3. In answer to the second question things get a little more complex. Jeremiah, the prophet, advised the people at a time of crisis to search the ancient paths (Jer. 6.16). But how were they to do this? Two other questions come to mind. In this searching and reinterpretation of their past:
a. Do later books actually quote from earlier ones?
b. Do later writers radically reinterpret past religious traditions?
Many Biblical scholars believe that there was an intense re-examination and reinterpretation of the past, and we can look only at a few examples of a complex and fascination phenomenon. It is clear that by the post-exilic period, older books were being quoted and interpreted in the light of the new circumstances.

4. Faced with the collapse of all they held dear, the ancient Judaeans must have asked themselves the following questions:
a. Why did this (the Exile) happen?
b. Where did we go wrong?
c. How can we correct our mistakes?
In passing, note how many questions the prophet ‘Malachi’ asks his audience (Mal. 1.1, 6; 2.10, 17). Since many of the prophets either lived through the disaster of the Exile (e.g. Jeremiah) or helped in the reconstruction (e.g. Ezekiel) we shall concentrate on them, although this reinterpretation is much more widespread than this.

5. Jeremiah is a good example of this ‘inner biblical interpretation’. Note the following passages:
a. Jer. 2.1-3 - the Exodus is appealed to.
b. Jer. 7 - Jeremiah preaches about the Temple
c. Jer. 19-23 - Jeremiah preaches about kings
d. Jer. 2-6 - Jeremiah preaches about Jerusalem
e. Jer. 4.23ff - Jeremiah preaches about the land
All of these items are part of the traditions of salvation and deliverance for Israel/Judah. Jeremiah makes them subjects of judgment. This is an amazing and radical reinterpretation of the past.
A clue to why he does this is found in Jer. 16.14-15, and its duplicate Jer. 23.7-8. They are worth quoting in full.

Jer. 16:14 Therefore, the days are surely coming, says the LORD, when it shall no longer be said,
“As the LORD lives who brought the people of Israel up out of the land of Egypt,”
Jer. 16:15 but “As the LORD lives who brought the people of Israel up out of the land of the north
and out of all the lands where he had driven them.” For I will bring them back to their
own land that I gave to their ancestors.

Jer. 23:7 Therefore, the days are surely coming, says the LORD, when it shall no longer be said,
“As the LORD lives who brought the people of Israel up out of the land of Egypt,”
Jer. 23:8 but “As the LORD lives who brought out and led the offspring of the house of Israel
out of the land of the north and out of all the lands where he had driven them.”
Then they shall live in their own land.


6. Activity of God in the lives of the community of faith is the clue to their understanding of themselves, and of their God. This is a dynamic religion, not a static one. This is certainly picked up most dramatically by Ezekiel. Look at Ezekiel chs. 6-7. There is a constant refrain in these chapters, which are commentaries on the Exile. The refrain is That you (they) may know that I am the Lord (see 6.10, 13, 14; 7.4, 9, 27) Ezekiel is stating that the disaster of the Exile happened so that they may know more about the nature of God. A profound statement, and a profound insight. It is an important understanding of God’s presence with the people. In the traditions thus far, it is usually the enemies of Israel who are defeated. Now it is the people of God, at God’s initiative.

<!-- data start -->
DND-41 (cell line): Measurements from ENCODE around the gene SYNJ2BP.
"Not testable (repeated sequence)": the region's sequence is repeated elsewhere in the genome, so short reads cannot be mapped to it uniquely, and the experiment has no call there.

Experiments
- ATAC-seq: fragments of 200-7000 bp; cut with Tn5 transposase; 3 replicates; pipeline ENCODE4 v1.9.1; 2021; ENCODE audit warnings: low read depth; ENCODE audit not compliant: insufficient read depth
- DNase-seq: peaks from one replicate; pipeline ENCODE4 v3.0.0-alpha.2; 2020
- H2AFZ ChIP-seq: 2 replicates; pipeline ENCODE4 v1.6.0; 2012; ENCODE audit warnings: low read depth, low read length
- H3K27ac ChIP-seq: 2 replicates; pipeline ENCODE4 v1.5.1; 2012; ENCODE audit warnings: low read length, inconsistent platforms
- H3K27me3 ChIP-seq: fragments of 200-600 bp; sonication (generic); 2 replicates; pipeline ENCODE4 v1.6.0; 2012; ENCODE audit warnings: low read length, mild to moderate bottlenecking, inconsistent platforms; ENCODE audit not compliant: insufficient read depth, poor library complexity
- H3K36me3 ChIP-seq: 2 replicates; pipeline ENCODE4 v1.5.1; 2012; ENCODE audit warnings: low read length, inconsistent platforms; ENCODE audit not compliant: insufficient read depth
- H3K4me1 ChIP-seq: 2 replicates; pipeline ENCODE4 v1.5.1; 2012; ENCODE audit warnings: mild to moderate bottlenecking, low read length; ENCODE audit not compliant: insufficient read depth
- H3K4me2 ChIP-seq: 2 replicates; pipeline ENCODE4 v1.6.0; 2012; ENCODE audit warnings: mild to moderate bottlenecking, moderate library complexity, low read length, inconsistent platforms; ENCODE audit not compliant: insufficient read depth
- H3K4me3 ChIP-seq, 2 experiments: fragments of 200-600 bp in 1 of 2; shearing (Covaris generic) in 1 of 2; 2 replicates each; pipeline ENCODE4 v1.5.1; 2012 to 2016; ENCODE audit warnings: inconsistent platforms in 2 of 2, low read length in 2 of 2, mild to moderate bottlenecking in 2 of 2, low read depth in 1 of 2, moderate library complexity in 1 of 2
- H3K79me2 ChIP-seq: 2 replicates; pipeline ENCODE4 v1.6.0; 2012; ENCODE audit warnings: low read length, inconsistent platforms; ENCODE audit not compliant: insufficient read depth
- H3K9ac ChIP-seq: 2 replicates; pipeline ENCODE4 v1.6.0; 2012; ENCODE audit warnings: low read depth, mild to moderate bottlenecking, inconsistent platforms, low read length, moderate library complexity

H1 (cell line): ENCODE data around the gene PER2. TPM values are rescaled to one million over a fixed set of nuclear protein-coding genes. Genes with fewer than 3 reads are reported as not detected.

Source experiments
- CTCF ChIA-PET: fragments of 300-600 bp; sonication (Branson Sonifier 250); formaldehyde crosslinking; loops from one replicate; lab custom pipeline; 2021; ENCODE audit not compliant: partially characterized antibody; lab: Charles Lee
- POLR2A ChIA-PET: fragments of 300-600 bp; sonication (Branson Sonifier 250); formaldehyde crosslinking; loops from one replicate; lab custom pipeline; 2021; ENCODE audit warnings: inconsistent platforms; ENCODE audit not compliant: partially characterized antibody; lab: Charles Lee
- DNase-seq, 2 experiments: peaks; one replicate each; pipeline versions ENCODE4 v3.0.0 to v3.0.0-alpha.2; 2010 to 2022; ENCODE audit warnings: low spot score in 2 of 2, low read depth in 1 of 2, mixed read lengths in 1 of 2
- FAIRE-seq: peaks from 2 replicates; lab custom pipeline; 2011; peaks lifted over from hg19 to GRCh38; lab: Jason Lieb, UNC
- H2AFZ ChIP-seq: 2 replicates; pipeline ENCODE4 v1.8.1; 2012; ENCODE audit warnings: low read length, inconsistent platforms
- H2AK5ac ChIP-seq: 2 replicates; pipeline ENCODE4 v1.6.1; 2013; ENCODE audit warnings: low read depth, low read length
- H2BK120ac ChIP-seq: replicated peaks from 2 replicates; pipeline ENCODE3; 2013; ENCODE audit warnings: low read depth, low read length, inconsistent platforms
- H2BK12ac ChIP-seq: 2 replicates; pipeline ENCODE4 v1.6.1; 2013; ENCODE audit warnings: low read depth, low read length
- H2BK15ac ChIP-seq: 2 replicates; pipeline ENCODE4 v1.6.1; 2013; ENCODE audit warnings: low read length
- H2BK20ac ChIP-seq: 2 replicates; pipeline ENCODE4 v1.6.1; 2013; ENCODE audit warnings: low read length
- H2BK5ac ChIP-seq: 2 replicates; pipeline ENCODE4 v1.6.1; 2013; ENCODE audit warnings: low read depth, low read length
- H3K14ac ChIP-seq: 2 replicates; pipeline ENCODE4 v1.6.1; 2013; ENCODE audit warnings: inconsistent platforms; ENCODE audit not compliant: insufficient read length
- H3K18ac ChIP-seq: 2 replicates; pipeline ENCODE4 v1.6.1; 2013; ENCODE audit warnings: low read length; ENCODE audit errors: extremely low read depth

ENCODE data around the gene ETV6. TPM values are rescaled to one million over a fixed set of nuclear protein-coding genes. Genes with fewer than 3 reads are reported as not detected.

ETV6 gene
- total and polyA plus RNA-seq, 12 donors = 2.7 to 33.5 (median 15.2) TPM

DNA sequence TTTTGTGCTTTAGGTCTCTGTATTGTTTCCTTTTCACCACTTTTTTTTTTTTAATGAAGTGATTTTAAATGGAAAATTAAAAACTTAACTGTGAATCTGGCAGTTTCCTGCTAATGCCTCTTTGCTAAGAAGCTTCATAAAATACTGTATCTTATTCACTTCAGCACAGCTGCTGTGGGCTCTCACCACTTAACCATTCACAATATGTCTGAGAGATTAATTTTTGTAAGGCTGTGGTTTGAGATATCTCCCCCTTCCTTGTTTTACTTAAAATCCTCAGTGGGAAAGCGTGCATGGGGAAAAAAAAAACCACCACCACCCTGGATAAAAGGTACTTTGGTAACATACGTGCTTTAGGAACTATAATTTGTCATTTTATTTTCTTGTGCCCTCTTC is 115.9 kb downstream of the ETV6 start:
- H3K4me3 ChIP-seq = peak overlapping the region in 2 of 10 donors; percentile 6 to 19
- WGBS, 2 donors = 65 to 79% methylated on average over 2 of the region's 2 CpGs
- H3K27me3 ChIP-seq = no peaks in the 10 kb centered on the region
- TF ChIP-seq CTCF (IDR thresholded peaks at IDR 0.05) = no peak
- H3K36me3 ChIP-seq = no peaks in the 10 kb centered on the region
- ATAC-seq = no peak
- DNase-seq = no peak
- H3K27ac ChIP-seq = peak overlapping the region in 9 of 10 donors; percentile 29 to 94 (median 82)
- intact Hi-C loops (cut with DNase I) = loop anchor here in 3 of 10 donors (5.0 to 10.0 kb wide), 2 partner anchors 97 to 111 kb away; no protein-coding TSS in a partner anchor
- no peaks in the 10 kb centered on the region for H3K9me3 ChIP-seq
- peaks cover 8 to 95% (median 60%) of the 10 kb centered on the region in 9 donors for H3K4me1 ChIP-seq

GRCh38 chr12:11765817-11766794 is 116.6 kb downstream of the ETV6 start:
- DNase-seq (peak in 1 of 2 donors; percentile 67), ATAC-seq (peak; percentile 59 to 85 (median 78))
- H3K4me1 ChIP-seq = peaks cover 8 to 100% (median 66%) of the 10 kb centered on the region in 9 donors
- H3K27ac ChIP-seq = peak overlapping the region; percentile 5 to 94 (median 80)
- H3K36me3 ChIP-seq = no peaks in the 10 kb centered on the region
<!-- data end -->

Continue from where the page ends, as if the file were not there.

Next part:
Theologically, this is a giant step. The anger of God is a delicate topic to deal with, but as Abraham Heschel states, ‘the anger of God means the end of indifference.’ (A. Heschel, The Prophets, vol. 2, p. 64). He also goes on to say that no word is God’s last word, (ibid ).

7. Both of these prophets, and other writers build on this foundation of God’s activity, and look toward the future, using the past. Isaiah 40-55 speaks often of the new thing which God is doing, and he links it up with the notion of Creation. Many later prophets concentrate not on the tearing down of the community of disbelief, but of building up the community of faith and trust (see especially Haggai, Zechariah and Malachi).

8. But there are other aspects of the reinterpretation of the past, and the documents of the past. There are legal changes which are made, for example, in the laws in inheritance. See Numbers 27.1-7, 36.1-4. The role of the ‘stranger’ is changed (Exodus 23.31 and Deuteronomy 14.21). The laws on murder, which are highly complex, shows shifts and changes in interpretation.

9. A reading of Haggai will show a knowledge of Amos, a reading of Malachi will show a knowledge of Jeremiah. Daniel goes to great lengths to interpret for his readers Jeremiah’s reference to ‘seventy years’.

In summary, what this all means is that the Old Testament reflects the dynamic faith of a people always learning more about their God and about themselves. It is continually generating new ways of understanding God, and new forms of expression., Some scholars believe that the traditional method of interpretation, known as Midrash - from the Hebrew word ‘to seek out’ - begins already in the pages of the Old Testament. Above are just a few examples of this interpretive process. As the hymn states, New occasions teach new duties...